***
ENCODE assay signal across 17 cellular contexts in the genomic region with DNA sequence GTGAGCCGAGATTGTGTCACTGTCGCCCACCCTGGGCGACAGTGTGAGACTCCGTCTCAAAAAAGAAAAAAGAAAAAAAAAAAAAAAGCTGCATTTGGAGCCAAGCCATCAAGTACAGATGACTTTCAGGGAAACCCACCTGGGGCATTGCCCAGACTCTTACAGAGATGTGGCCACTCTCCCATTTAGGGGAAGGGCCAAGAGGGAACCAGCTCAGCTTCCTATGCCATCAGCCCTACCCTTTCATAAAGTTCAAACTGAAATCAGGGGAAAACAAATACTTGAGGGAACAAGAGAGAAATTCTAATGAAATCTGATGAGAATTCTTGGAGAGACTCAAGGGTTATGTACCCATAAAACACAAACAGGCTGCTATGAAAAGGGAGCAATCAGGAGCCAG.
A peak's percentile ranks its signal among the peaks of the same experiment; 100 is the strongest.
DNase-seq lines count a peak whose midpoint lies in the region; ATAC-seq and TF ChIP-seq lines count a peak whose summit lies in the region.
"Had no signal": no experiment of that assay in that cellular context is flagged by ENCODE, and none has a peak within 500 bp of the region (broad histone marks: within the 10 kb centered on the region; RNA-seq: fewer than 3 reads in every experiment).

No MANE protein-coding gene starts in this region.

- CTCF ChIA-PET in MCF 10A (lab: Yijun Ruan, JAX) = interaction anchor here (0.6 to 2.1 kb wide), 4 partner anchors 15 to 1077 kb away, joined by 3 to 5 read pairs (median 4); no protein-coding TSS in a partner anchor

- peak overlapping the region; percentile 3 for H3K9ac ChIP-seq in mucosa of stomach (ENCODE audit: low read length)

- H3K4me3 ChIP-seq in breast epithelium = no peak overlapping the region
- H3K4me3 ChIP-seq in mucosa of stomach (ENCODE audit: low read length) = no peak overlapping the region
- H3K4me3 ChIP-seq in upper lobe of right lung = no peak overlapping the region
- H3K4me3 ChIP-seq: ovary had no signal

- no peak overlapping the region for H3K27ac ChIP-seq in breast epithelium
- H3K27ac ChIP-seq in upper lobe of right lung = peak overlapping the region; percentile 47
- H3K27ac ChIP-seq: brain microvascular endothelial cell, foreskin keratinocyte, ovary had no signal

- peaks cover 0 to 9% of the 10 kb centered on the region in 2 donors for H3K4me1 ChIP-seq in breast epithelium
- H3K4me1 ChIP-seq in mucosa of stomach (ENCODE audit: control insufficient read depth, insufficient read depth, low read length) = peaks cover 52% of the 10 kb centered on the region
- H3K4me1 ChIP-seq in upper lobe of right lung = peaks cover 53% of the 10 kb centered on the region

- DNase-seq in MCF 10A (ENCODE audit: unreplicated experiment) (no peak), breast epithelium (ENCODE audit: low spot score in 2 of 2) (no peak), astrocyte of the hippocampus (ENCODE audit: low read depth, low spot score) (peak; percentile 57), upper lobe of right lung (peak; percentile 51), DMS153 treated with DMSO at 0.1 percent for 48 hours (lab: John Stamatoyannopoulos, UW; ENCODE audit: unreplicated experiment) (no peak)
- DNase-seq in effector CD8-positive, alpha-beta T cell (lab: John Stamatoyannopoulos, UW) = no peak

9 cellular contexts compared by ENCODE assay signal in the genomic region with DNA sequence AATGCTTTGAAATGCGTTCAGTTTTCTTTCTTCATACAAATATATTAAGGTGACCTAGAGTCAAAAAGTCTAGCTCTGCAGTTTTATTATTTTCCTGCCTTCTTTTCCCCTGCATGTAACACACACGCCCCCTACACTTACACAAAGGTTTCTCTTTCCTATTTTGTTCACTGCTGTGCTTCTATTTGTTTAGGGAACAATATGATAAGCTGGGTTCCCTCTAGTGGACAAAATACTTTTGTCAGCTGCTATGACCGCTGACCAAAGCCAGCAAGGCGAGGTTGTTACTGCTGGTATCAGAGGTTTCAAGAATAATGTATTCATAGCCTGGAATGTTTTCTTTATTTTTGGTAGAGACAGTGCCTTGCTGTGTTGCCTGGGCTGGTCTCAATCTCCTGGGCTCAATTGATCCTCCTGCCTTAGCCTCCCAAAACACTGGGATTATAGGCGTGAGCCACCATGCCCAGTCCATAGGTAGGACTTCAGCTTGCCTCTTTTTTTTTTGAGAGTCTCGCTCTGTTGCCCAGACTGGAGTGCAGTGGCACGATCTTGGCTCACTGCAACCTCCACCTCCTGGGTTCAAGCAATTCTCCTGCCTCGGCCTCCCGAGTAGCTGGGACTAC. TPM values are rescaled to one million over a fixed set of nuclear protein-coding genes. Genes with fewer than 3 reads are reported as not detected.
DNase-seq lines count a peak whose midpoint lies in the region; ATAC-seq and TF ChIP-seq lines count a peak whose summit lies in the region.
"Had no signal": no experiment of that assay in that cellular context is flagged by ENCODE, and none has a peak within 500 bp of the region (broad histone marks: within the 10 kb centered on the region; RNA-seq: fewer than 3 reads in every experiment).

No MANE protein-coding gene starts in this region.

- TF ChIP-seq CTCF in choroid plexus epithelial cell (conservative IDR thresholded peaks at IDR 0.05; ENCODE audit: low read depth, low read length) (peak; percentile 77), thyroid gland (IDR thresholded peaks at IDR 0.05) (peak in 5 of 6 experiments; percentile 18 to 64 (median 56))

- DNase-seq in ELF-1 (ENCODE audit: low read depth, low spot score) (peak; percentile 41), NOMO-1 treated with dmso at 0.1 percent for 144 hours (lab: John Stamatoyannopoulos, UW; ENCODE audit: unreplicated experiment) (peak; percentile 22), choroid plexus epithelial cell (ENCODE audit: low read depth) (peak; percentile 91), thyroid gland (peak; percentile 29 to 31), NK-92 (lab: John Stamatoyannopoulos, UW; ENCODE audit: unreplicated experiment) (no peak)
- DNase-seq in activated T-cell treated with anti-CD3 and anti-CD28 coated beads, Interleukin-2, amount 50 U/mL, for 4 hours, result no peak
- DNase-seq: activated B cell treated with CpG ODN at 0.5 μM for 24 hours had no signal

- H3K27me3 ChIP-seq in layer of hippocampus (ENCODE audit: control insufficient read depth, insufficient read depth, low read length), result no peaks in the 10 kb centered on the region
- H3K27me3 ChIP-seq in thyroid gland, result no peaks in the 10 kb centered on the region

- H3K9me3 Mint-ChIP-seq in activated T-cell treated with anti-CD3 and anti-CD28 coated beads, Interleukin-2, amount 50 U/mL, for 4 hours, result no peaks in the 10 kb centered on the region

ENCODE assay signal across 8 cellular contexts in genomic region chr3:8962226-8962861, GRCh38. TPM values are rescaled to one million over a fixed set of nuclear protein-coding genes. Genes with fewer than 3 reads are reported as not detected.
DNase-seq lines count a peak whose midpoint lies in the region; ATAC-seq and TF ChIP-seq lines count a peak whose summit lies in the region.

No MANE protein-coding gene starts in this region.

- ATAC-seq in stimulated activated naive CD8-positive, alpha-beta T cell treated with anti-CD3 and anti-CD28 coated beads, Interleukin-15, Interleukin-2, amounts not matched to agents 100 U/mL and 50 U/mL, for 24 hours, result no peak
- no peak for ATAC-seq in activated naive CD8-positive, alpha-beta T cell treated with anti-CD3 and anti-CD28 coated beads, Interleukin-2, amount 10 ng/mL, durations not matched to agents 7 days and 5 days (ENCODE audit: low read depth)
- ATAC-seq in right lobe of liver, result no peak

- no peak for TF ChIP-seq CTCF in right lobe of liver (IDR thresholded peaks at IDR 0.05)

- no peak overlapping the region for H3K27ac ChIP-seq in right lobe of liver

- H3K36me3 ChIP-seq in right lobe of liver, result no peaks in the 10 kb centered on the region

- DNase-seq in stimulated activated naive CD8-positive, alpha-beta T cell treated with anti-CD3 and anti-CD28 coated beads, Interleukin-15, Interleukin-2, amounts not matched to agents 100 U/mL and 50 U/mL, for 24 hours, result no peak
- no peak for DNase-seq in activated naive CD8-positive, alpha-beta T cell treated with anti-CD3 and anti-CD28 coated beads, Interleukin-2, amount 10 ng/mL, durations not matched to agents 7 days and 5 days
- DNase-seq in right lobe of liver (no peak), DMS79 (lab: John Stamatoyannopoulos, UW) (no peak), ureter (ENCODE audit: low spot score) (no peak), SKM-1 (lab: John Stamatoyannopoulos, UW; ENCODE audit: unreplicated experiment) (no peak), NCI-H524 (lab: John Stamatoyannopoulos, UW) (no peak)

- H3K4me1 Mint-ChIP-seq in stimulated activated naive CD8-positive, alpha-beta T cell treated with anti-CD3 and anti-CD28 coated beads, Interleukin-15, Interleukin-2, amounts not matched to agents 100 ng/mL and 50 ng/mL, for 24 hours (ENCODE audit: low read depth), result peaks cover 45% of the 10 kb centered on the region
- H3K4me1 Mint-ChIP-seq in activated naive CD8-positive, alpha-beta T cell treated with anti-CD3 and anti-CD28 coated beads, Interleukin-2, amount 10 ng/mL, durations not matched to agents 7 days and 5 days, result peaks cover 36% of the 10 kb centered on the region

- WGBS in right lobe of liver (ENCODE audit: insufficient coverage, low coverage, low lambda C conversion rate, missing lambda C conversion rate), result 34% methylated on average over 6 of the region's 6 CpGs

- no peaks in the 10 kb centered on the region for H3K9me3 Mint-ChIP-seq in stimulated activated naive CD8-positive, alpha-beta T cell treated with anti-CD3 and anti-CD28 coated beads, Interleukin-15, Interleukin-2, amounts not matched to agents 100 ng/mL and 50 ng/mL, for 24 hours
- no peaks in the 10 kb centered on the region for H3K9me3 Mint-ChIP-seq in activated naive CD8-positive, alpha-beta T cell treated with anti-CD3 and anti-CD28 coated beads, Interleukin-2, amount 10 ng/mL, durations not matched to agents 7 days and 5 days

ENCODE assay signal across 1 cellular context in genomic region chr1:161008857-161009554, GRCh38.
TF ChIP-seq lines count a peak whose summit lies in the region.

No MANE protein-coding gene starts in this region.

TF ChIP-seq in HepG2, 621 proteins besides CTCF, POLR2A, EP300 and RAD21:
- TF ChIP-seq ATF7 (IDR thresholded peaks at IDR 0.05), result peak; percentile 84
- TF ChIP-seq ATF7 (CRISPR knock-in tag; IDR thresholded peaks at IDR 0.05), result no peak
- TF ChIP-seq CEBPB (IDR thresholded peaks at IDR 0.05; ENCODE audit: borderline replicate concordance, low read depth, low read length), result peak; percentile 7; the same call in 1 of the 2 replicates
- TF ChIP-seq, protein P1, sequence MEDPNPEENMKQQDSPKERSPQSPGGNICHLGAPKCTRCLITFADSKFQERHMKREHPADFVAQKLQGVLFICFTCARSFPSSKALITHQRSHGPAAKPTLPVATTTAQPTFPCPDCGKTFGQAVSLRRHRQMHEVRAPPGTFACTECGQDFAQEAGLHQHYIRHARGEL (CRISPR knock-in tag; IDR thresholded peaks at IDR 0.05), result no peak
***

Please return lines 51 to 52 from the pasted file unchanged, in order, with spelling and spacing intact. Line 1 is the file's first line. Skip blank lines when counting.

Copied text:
TF ChIP-seq in HepG2, 621 proteins besides CTCF, POLR2A, EP300 and RAD21:
- TF ChIP-seq ATF7 (IDR thresholded peaks at IDR 0.05), result peak; percentile 84